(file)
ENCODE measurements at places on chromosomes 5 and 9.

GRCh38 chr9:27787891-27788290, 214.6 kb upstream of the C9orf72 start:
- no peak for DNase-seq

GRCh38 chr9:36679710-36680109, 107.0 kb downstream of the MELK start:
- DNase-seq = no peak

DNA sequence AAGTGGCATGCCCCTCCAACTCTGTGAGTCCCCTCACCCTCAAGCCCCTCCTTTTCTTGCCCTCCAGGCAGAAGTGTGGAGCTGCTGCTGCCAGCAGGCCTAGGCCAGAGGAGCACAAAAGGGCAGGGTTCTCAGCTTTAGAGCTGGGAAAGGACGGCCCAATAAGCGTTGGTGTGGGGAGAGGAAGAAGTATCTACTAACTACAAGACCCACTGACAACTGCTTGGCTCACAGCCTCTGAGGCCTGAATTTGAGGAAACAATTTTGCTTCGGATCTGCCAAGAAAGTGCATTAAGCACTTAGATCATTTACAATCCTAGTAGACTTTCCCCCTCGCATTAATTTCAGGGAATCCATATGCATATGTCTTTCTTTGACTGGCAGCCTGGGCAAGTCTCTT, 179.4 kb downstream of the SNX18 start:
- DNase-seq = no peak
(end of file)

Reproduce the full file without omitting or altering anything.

ENCODE measurements at places on chromosomes 5 and 9.

GRCh38 chr9:27787891-27788290, 214.6 kb upstream of the C9orf72 start:
- no peak for DNase-seq

GRCh38 chr9:36679710-36680109, 107.0 kb downstream of the MELK start:
- DNase-seq = no peak

DNA sequence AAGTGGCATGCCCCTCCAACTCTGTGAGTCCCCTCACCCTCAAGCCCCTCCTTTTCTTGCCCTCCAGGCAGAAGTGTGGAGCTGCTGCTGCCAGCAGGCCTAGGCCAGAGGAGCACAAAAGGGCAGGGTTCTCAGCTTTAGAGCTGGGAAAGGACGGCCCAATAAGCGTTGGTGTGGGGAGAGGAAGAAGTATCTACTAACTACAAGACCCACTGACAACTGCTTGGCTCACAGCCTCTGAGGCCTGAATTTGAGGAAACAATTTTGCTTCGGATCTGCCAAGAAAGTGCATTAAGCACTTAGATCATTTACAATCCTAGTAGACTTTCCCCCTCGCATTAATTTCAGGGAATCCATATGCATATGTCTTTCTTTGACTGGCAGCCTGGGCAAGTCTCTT, 179.4 kb downstream of the SNX18 start:
- DNase-seq = no peak